by Gale Dejong, DVM
What horse may qualify as a Carbohydrate sensitive horse?
Any horse that is overweight, has low activity, is growing too rapidly, has metabolic syndrome, has insulin dysregulation or insulin insensitivity, has had laminitis episodes, has a muscle myopathy disorder or has repeatedly tied up, has PPID commonly referred to as Equine Cushings disorder, and likely others. Thus, there is a large population of horses needing a diet low in carbohydrates and sugar.
What is a diet low in carbohydrates and sugar?
First, we need to look at the terminology describing carbohydrate levels in feeds. Forages are the most complex in carbohydrate categories, yet remember many feeds manufactured for horses are combinations of both forage and grain ingredients. Here are the primary terms used to describe carbohydrates in feeds:
– Ethanol Soluble Carbohydrate (ESC): This is the sugar (simple and some complex) content of the feed.
– Water Soluble Carbohydrate (WSC): This is the ESC + the fructans in the feed.
– Non-Structural Carbohydrate (NSC): This is the WSC + the starch in the feed
– Non-Fiber Carbohydrate (NFC): This is a calculated value of limited benefit
– Starch: This is only the starch present in the feed and it will be high for cereal grains
Unfortunately there is not a uniform reporting method used in the feed industry and companies use various data to report values for their products. This can make comparison difficult.
The low carbohydrate diet is not a fixed number. It is dependent upon the issue or issues affecting the particular horse, his level of activity, and the severity of the issues the horse is combating. As an example is an insulin dysregulation horse with laminitis who is very resistant to move. This horse requires a greater carbohydrate restriction than the over- weight horse who is able to exercise.
As a general rule low carbohydrate begins with the NSC < 15. Yet there are horses who need the NSC < 10. Remember this equals the WSC + starch. If only sugars are listed that is referring to the ESC and not the WSC. If having multiple values on any feed the low carbohydrate goals may be: NSC < 12; WSC < 10; ESC (sugar) < 7. There are some horses needing more carbohydrate restrictions, but this should cover 80% of the animals needing reduced sugar and carbohydrate diets.
Soaking hays can reduce the carbohydrates in the hay as long as the water used to soak the hay is discarded and the hay is hung up to drain before feeding. Soaking the hay will primarily reduce the WSC load of the hay. Remember that all water- soluble ingredients of the hay will be reduced including protein, minerals, and vitamins.
Grass hays can be a good source of low carbohydrate forage for your horse. However grass hay can be widely variable and it requires testing to know the values. Also note that many grass hays which are low in carbohydrates are also low in protein. Adult horses need to average about 10% crude protein in their diets. Please test grass hay before assuming it is low in carbohydrate and monitor the crude protein values as well.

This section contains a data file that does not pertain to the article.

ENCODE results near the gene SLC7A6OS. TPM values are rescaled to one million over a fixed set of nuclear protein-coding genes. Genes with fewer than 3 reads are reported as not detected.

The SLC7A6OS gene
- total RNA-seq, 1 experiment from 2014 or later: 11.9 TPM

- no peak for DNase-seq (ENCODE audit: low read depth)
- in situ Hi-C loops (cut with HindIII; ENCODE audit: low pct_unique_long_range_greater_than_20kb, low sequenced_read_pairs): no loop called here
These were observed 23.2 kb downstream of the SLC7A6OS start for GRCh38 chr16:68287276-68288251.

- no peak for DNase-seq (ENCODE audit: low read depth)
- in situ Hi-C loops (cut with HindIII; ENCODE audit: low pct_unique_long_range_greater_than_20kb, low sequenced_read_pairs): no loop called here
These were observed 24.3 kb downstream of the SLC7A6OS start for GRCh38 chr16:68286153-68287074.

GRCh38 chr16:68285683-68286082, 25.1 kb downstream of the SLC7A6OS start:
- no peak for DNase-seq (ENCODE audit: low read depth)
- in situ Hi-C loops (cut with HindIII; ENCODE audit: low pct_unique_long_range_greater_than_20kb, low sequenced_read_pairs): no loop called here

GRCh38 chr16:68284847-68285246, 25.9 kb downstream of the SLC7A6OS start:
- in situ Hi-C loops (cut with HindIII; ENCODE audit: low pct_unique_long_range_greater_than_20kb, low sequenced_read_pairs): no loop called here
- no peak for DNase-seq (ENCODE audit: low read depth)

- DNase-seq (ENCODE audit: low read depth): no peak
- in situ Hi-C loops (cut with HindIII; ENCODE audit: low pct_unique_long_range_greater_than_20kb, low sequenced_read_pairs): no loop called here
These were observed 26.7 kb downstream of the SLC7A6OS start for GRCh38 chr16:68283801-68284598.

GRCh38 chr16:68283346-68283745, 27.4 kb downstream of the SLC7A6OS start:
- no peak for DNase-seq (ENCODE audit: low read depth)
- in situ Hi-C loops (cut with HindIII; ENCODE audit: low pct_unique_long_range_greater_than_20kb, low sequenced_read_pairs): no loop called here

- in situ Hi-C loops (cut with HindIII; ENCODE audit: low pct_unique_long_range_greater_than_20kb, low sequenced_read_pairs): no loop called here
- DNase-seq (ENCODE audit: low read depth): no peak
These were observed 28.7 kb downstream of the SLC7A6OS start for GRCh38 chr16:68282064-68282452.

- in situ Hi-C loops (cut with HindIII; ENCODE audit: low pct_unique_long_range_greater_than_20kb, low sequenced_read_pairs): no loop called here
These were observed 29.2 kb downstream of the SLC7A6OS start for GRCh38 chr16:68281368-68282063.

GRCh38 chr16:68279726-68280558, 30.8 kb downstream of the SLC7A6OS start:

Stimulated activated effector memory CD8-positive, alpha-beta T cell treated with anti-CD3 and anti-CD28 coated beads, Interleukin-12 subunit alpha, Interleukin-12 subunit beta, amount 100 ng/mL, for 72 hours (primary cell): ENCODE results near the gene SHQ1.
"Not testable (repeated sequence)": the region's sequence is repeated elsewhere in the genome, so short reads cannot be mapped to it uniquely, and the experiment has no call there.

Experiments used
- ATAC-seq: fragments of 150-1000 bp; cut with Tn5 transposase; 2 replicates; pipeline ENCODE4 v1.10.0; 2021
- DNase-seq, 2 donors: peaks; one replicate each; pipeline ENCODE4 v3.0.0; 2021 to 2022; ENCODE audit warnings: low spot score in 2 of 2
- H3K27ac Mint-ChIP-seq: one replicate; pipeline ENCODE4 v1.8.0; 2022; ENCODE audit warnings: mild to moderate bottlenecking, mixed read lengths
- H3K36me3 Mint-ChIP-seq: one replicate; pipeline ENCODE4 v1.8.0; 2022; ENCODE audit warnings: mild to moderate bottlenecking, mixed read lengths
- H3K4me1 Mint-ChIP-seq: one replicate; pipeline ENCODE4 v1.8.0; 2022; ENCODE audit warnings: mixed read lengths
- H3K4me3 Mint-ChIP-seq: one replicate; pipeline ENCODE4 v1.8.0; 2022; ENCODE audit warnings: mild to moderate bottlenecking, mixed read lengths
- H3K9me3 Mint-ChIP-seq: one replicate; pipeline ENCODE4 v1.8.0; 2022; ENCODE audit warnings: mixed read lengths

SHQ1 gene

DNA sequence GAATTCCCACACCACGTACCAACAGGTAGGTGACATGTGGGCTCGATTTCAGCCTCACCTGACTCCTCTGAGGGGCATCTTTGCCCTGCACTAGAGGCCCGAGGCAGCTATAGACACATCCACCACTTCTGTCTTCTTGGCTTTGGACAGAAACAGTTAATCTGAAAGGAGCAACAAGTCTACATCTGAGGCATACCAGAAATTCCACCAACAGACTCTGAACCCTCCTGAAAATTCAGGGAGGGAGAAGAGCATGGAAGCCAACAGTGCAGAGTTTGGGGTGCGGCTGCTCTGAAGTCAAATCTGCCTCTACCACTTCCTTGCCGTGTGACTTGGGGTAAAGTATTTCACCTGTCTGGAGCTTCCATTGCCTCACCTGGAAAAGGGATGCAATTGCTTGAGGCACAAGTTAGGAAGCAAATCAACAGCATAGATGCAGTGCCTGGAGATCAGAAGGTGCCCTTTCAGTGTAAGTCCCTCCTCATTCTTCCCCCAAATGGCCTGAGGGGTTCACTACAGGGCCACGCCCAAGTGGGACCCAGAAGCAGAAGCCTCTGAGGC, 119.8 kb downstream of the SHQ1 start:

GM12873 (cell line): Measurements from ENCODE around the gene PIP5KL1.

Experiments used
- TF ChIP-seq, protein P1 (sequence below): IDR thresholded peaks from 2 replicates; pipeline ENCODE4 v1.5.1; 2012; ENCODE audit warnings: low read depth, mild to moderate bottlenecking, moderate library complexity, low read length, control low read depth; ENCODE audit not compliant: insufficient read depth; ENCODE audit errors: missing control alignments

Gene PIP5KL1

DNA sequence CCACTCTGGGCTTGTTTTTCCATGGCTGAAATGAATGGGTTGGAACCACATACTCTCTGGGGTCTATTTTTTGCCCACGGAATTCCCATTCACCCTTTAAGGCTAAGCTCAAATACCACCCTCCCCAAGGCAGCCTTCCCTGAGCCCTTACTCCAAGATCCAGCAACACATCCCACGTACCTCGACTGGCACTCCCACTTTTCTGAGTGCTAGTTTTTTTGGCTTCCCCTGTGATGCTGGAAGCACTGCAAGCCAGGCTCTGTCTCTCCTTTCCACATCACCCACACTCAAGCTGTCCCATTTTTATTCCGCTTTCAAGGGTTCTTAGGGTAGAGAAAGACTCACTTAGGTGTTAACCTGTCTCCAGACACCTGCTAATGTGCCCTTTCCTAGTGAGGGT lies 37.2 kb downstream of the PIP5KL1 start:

Alfalfa hay can be used as part of the ration for a low carbohydrate diet. Generally alfalfa hays are lower in carbohydrate and higher in protein than grass hays. Thus they can be used to help balance the diet when the grass hay is also low in protein. Alfalfa pellets can also be used in the diet and they usually have a guaranteed analysis to help calculate the carbohydrate and protein balance for the particular horse.
Besides diet, consistent exercise is highly beneficial for the carbohydrate sensitive horse. Planning a daily exercise program and routinely monitoring body weight are the keys to weight reduction. Do not be discouraged as noticeable weight loss can take weeks to achieve. Most horses will lose intra-abdominal fat first which is hard to measure with a weight tape. If you have a scale available measuring body weight can be very helpful and also encourage the progress you are making.
Addressing the Carbohydrate / Sugar sensitive horse involves: 1) What condition(s) are we addressing with the horse? 2) What is the safe level of activity the horse can tolerate? 3) What are the feeds available or what other feeds can be added to the diet? Using this information your veterinarian can help direct how to proceed. This may involve doing analysis on the hay being fed as the primary forage. Please note that green grass generally needs to be eliminated or greatly reduced in the diet of the carbohydrate sensitive horse. Additional to lowering the carbohydrates and sugar, the diet must provide enough protein, minerals and vitamins to meet the needs of the individual horse.